Vagueness and central gaps
2010 (English)In: Cuts and Clouds: Vagueness, Its Nature and Its Logic / [ed] Richard Dietz and Sebastiano Moruzzi, Oxford: Oxford University Press , 2010, 254-272 p.Chapter in book (Other academic)
Ordinary intuitions that vague predicates are tolerant, or cannot have sharp boundaries, can be formalized in first-order logic in at least two non-equivalent ways, a stronger and a weaker. The stronger turns out to be false in domains that have a significant central gap for the predicate in question, i.e. where a sufficiently large middle segment of the ordering relation (such as taller for ‘tall’) is uninstantiated. The weaker principle is true in such domains, but does not in those domains induce the sorites conclusion.
This fact can be used for interpreting ordinary uses of vague expres- sions by means of a new kind of contextual quantifier domain restriction. A central segment is cut from the domain, if consistent with speaker in- tentions. As long as this is possible, tolerance, bivalence and consistency can all be retained.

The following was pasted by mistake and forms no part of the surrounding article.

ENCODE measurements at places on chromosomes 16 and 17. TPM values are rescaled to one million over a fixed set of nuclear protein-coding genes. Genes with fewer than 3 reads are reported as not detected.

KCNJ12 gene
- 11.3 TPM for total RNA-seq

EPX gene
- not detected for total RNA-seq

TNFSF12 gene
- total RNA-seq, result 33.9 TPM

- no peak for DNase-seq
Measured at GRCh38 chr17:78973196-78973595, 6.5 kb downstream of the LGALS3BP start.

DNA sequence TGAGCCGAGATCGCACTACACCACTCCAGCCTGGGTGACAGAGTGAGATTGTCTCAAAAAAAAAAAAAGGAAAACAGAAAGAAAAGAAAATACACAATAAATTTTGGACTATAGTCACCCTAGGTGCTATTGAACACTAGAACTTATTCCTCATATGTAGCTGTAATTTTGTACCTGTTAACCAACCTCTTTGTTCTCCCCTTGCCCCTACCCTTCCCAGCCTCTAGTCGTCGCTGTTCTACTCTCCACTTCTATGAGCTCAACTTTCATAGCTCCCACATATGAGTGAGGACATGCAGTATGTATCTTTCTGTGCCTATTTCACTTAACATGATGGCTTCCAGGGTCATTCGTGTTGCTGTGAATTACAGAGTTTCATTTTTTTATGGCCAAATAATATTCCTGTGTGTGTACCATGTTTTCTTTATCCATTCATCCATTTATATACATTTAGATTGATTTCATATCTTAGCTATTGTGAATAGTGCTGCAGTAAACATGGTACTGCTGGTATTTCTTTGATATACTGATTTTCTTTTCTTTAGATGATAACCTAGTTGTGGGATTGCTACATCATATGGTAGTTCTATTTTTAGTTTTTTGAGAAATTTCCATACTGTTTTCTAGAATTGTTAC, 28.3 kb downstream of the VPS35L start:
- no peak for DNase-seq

This paper focuses on the basic semantic properties in a model- theoretic setting. The natural language application is sketched and the nature of the approach briefly discussed.
Place, publisher, year, edition, pages
Oxford: Oxford University Press , 2010. 254-272 p.
Vagueness, tolerance, gap, domain restriction, semantics, natural language
Research subject Theoretical Philosophy
IdentifiersURN: urn:nbn:se:su:diva-52709ISBN: 978-0-19-957038-6OAI: oai:DiVA.org:su-52709DiVA: diva2:388669
ProjectsVR project: Vagueness and Context Factors
FunderSwedish Research Council, 421-2004-1666